Soviet leader Mikhail Gorbachev made history this week with his sweeping but bloodless purge of the communist hierarchy.

Even so, the Soviet Union had better brace itself for more such shakeups.Gone are 110 officials, including a quarter of the most senior members of the Communist Party's top policy-making body, who were pressured into resigning to make way for 24 of Gorbachev's younger supporters.

Never before has there been such a massive change in the party's Central Committee between party congresses, which are held every five years.

This change both demonstrates and increases Gorbachev's power while signaling just how serious he is about his often-thwarted program of social and economic reforms.

Despite the huge scope of this purge, plenty of Gorbachev's opponents still retain power, including those holding posts in the Central Committee. Chief among them is Boris N. Yeltsin, the former Moscow first party secretary.

Though Gorbachev linked this week's resignations to last month's unprecedented elections in which several powerful party bosses failed to gain seats in a newly created national legislature, none of those bosses lost their seats on the Central Committee. That can't set well with the voters.

Moreover, the Sovietpeople seem bound to remain restive as long as the economy stays sour, and the prospects for improvement are not encouraging. The Los Angeles Times, for example, reports that market shelves in Moscow are now so bare that "they are reminiscent of the days immediately after World War II when an exhausted Soviet Union was still trying to pull itself together." Though savings soar, it's because there is so little to buy.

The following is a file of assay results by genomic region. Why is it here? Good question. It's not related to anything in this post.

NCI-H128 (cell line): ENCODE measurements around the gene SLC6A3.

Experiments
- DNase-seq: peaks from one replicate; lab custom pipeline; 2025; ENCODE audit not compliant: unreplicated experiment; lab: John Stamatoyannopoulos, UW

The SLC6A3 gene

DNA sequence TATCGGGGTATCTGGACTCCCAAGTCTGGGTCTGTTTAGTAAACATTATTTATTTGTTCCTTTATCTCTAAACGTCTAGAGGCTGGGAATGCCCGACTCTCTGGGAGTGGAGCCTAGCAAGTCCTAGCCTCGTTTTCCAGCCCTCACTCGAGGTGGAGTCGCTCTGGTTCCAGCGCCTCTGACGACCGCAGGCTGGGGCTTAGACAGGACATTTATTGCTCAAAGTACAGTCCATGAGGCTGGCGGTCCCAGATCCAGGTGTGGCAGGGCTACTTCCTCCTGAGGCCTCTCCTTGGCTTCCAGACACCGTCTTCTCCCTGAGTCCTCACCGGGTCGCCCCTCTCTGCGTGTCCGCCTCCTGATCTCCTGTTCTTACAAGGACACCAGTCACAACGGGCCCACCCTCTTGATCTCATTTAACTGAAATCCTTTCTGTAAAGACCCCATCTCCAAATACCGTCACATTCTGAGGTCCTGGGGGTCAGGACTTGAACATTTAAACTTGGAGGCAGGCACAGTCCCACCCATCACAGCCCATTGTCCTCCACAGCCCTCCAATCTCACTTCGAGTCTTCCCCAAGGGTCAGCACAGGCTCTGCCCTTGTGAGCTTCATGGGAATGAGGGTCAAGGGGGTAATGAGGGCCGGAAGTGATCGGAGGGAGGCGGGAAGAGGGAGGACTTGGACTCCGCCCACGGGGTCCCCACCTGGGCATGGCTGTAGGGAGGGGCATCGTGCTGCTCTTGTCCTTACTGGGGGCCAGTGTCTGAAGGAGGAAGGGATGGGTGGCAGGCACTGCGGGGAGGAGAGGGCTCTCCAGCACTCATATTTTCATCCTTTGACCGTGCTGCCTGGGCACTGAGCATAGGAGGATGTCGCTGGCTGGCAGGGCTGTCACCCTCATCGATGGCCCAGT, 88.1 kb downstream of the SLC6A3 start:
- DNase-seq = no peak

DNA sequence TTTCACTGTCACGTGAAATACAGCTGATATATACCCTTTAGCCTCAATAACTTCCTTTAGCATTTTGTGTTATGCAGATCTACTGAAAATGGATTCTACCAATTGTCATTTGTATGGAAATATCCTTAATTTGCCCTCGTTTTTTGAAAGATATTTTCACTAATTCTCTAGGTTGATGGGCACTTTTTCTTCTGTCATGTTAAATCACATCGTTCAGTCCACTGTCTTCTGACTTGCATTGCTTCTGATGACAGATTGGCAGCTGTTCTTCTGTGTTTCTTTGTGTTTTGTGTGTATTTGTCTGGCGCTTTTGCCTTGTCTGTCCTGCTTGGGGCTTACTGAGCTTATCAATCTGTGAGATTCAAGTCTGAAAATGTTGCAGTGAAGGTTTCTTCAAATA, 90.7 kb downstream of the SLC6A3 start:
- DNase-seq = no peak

What's more, a recent report from U.S. intelligence agencies warns that Gorbachev's efforts to reform the Soviet economy along free market lines may be doomed because he has deliberately delayed imposing price reforms that would make consumer goods reflect the cost of production without government subsidies.

Other highlights of the report:

- The Soviet economy is meeting only 80 percent of the country's consumer demands, and food prices at collective farm markets have increased nearly 20 percent since Gorbachev assumed power in 1985.

- The Soviet deficit has ballooned in recent years, accounting for more than 9 percent of the gross national product in 1988 - about three times the U.S. deficit.

- The Soviet gross national product grew only 1.5 percent last year, well below the announced official figure of 5 percent, while the American economy in 1988 grew 3.9 percent.

- The gap between U.S. and Soviet technology is wide and growing, with the United States having a 15-year lead in some key computer technologies.

- Despite Gorbachev's pledges, there is still no evidence of a slowdown in Soviet military spending.

This situation adds up to a Soviet Union that certainly needs to shake up the ruling hierarchy and bring in more flexible leaders, as Gorbachev is doing. But it's also a Soviet Union with such serious problems and deep-seated dissatisfactions that Gorbachev's hold on power cannot always be taken for granted.